Major seminary in France closes temporarily for lack of candidates
This does not imply the closure of the seminary but rather a year of reflection on the lack of sufficient candidates, says the Lille seminary spokesperson
La Croix – Claire Lesegretain
A major seminary in France is to close for lack of candidates but the local spokesperson says this measure is only temporary and will help formators with reflection.
Archbishop Laurent Ulrich of Lille announced the impending temporary closure of the diocesan seminary, which has long trained priests for the nine dioceses of northern France: Lille, Arras, Cambrai, Amiens, Reims, Soissons, Châlons, Langres and Troyes.
“Currently it is not possible to imagine an adequate number of new candidates so it is prudent to announce that our seminary will not accept any new candidates in September 2019,” Archbishop Ulrich wrote in a statement dated March 1.
Too few candidates
“This absolutely does not imply the closure of the seminary but it will be rather a year of reflection on the lack of sufficient candidates,” a Lille archdiocesan spokesperson said.
There are currently only ten seminarians in Lille for the 2018-19 academic year, with none in first or second year.
Since three seminarians, two of whom are already deacons, will probably be ordained to the priesthood in June, the total number of seminarians is expected to fall below the minimum required by Church regulations.
So for the year 2019-20, the few students in final year, who will probably be ordained in June next year, have moved to the Metz seminary to complete their training.
According to seminary superior, Father Jean-Luc Garin, the seminarians will “alternate spending a week per month in either Metz or Lille.”
Meanwhile, fourth and fifth year students will continue their formation at the Issy-les-Moulineaux seminary in Paris.
A year after moving
The announcement comes a year after the Lille seminary moved out of its old building in the St Maurice district, which was somewhat isolated in the midst of a large park.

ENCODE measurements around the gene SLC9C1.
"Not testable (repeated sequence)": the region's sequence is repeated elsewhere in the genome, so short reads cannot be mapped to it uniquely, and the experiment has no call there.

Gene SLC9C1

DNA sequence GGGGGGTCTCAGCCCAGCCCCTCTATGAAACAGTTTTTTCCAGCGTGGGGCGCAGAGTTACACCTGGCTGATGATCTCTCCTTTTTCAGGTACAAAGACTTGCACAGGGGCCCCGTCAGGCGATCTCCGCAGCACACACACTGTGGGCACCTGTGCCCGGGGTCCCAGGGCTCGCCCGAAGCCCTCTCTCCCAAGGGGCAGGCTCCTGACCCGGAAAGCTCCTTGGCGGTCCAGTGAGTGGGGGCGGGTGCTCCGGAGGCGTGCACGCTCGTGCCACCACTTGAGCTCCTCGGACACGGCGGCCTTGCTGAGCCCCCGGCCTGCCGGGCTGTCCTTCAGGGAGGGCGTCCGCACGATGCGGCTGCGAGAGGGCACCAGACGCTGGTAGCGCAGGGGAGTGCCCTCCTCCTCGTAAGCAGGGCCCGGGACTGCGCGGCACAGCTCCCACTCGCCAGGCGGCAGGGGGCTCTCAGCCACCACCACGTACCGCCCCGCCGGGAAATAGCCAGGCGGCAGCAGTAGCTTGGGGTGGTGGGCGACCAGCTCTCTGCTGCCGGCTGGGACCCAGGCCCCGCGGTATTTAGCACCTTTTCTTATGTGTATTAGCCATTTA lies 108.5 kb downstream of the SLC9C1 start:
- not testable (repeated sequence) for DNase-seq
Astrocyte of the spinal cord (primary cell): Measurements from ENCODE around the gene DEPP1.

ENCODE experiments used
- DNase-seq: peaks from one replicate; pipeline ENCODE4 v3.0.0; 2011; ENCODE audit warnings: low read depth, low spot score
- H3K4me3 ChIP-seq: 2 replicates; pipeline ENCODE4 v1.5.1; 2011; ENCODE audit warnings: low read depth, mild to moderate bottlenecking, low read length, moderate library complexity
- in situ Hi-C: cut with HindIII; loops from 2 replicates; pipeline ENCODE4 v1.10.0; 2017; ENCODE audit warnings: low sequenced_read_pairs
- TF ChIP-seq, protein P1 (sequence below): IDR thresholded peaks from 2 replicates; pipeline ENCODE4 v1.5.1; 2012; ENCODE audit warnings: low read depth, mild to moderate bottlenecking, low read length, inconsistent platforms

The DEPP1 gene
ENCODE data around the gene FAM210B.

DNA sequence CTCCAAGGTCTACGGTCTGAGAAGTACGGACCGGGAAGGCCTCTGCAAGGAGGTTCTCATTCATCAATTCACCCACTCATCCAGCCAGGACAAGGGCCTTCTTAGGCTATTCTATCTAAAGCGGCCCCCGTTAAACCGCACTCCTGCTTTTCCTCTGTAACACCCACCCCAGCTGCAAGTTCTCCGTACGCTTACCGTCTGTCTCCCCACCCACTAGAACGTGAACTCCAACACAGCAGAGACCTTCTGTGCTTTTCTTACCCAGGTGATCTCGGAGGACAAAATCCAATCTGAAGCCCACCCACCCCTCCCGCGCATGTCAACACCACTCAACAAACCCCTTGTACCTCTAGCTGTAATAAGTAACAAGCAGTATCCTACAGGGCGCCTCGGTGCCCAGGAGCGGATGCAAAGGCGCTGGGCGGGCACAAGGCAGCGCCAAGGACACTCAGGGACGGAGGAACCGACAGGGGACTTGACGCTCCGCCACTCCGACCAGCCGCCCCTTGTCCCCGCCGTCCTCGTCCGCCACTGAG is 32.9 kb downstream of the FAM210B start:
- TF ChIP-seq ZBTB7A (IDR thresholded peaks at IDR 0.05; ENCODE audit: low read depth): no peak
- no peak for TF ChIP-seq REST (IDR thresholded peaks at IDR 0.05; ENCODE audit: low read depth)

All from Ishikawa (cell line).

In February 2018, the then-thirteen seminarians and their lecturers took up residence in a house in Rue Princesse in Vieux-Lille near the city center.
“When the bishops of the nine dioceses decided on the move, they did not know how many students would enter for the preliminary year,” Father Garin continued, noting that this year of reflection before entering the seminary is no longer optional but has now become mandatory.
“They simply acted on faith alone,” he said.
The diocesan statement also noted that the bishops of the diocese were “unanimous” in praising the “exceptional quality of the efforts made by the seminary team, particularly its superior.”
Continuing to prepare the future
Archbishop Ulrich also warmly thanked Catholics from the Nord-Pas de Calais, Picardie and Champagne regions who had contributed financially to the formation of future priests.
“This support evidently will not stop now thanks to all those who wish to continue working with us to prepare the future,” he added, emphasizing the need to develop “new means” for promoting priestly vocations.
The diocesan statement also noted that the Lille seminary would remain a place of reflection on “the ministry of the diocesan priest within a missionary dynamic.”
Together with Quebec theologian, Father Mario Saint-Pierre, Father Garin, who had “traveled thousands of kilometers around the nine dioceses” to accompany young priests from rural areas, also led a training session on the issue for more than 80 priests at the end of January.
A dozen working priests
“We will need to offer a renewed vision of the ministry of the priest based on its essential missionary dimension,” Father Garin said.
“If not, how will a young priest be able to see a future in a diocese where within ten years there will only be around a dozen working priests left?” he asked.
The 14-room house at Rue Princesse will now be used as a vocational center for students and young professionals.
“It is important to demonstrate that there is always a place where we will work to accompany vocations,” Father Garin said.
However, he did not deny that “in the current heavy atmosphere, it is truly difficult for young men” to envisage the priesthood.
From the Catholic perspective France is a number of decades ahead of Ireland.
The closure of this seminary in France is prophetic for the eventual closure of Maynooth.
I do not have much knowledge about homosexuality in the French priesthood – but I imagine homosexuality is a factor.
We know its a massive factor in Maynooth where seminarians are having sex with each other, with priests, with university students and are regularly are in The Boiler House sauna in Dublin.
All there names have been sent to this blog time and time again.
The staff and bishops know all about this.
They have turned a blind eye.
Some of them are compromised themselves.
There are other factors causing the decline of the priesthood and the closure of seminaries.
The promiscuous homosexuality of bishops, priests and seminarians is way up there as a cause.